Have you ever heard of the 10 hiking essentials? No? Well, don’t feel alone. I’ve been seriously hiking for years and never heard of this list. After looking it over, I think it’s a pretty darn good list of things to carry or at least to think about before heading out on the trail. The 10 essentials are: navigation, headlamp, sun protection, first aid, knife, fire, shelter, extra water and extra clothes. In this blog I am going to discuss just a quick overview of each item and my personal recommendations. We will have more in depth discussions about the essentials in the coming months.
Ah top of the list. Navigation. Let’s not get lost first. While many people use their cell phones for navigating, if you are going deep in the back country, your phone will likely not be a reliable source. There are two low cost and no technology solutions for this. Get maps of the area you are going to hike in. I love the ones that are waterproof. Also a good compass is a good thing to have. I have a lensatic compass that I use. If you are not sure how to use one, I highly recommend finding a land navigation course you can take.
Next is a headlamp. But you only hike during the day? OK that is your plan. The last time I hiked the Subway in Zion NP, we started out at about 9am in the morning. It is not a particularly long hike but there is a lot of trail finding along the river. We were planning on being back at the car well before dark. We reached the parking lot just as the sun was setting. You can bet I was glad I had my headlamp with me. I recommend a rechargeable headlamp. They are fairly inexpensive at most big box stores.
Sun protection is very important and you should bring it with you, not just put some on before you leave. There are all kinds of topicals you can use on your exposed skin. I also use a shirt called a rash guard when I am kayaking so I don’t have to worry about putting sunscreen all over my back. A hat with a wide brim is great too if you are going to be in exposed areas.
A knife comes in very handy while hiking and camping. I will admit on day hikes I usually do not carry a knife but when I am going backpacking to camp I will have one with me. You will need it to cut rope or even shave small pieces of sticks to get your fire going.
How many times have you been on the trail and got a cut from a sticker bush or gotten a blister? Having a few first aid essentials will make a big difference when one of these things happens. I try to have a small amount of bandaids, maybe a small bottle of new skin, and blister specific bandaids with me even on small hikes. You can put together a small “go” bag of the essentials to throw in your backpack. When I am on longer, more strenuous hikes, I have a larger military style bag that I put all the essentials in plus some other things like KT tape (has come in handy more than once), a set of scissors, rolls of gauze and medical tape. You can also just purchase a first aid kit at many camping stores that are good to have.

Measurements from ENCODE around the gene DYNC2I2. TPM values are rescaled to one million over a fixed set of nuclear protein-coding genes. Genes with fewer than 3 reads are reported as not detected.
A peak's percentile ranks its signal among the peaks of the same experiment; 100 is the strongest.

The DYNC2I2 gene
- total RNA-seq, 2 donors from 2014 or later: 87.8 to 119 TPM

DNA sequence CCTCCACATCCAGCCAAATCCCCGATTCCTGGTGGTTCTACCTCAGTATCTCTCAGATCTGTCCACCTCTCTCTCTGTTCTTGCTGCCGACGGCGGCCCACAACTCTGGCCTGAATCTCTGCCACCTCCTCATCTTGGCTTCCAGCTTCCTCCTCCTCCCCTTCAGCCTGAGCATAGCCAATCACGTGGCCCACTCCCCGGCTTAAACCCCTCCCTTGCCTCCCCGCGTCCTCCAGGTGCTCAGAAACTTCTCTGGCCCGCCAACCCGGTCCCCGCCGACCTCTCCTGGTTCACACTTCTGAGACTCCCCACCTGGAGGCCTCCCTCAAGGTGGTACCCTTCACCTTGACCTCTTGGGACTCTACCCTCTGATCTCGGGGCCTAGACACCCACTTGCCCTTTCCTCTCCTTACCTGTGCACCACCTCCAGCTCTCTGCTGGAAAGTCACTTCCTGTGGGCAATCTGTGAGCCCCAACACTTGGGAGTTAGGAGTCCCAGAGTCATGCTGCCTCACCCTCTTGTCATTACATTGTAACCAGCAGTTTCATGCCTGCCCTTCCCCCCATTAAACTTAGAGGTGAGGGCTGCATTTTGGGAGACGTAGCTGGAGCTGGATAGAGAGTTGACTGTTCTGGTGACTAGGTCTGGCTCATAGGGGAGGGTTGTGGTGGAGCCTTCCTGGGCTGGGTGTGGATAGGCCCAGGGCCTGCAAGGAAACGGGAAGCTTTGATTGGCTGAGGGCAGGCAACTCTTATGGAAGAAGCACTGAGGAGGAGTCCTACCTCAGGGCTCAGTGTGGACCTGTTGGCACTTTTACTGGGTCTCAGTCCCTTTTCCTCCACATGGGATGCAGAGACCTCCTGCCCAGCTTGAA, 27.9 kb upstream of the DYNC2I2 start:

Any time you are going to be on a trail you are not familiar with, you should probably carry a container of waterproof matches or a disposable lighter with you or both. You never know when you might get lost and wind up being out a lot longer than you expected. Having the ability to make a fire can help to signal your position (being careful to not start a wildfire of course) or to keep you warm if you are stuck overnight. You can get small containers of waterproof matches from the camping section in many stores.
Along with matches, you should also carry something that you can make a shelter with. This doesn’t have to be an actual tent. There are things called emergency bivvy bags. They are very inexpensive and they range from something like a sleeping bag to a tent. You could even use a poncho or a small light tarp. These will give you shelter or help keep you warm if you unexpectedly have to spend the night outside.
Anytime you are going on even a short hike, you should bring food with you. I know recently I was out on a day hike and started getting hungry. I went into my pack and realized I made a mistake before I left my house. I forgot to check for food in my bag. I had none and it almost made me turn around and go home. The only reason why I didn’t is because it was only a five mile hike, I wasn’t going to starve and I knew the trail. Now I always make sure I have three or four power bars with me even on short hikes.
I also learned a lesson about making sure you have extra water with you. I did an eight mile hike that was fully exposed in the summer in Arizona. I started out early but it got hot fast. I had a two liter water bladder that was full but by the time I got to my turn around point, the water was almost gone. This worried me a lot and on the way back I hurried and did no side trips. Thankfully I had water in the car so when I got back to it I had a nice long drink. This taught me to get a three liter bladder and to carry a water purifying system with me if there are water sources along the way. You need to carry more water than you think you will need all the time.
Last item on the list is extra clothes. This will mean different things during different seasons. You should consider keeping an extra pair of dry socks with you year round. If your socks get soaked with sweat, you might wind up getting blisters from the friction. In the winter, even on warmer days, I will have a knit hat and gloves and use a good sized day pack. This allows me to layer up or down as needed.
Again, this is just a quick overview of the essentials to get you thinking about the things that should go in your pack before you leave the house. Think about the hike you’ve planned, things that you could use and things that could go wrong. This should help you stay safe out on the trails.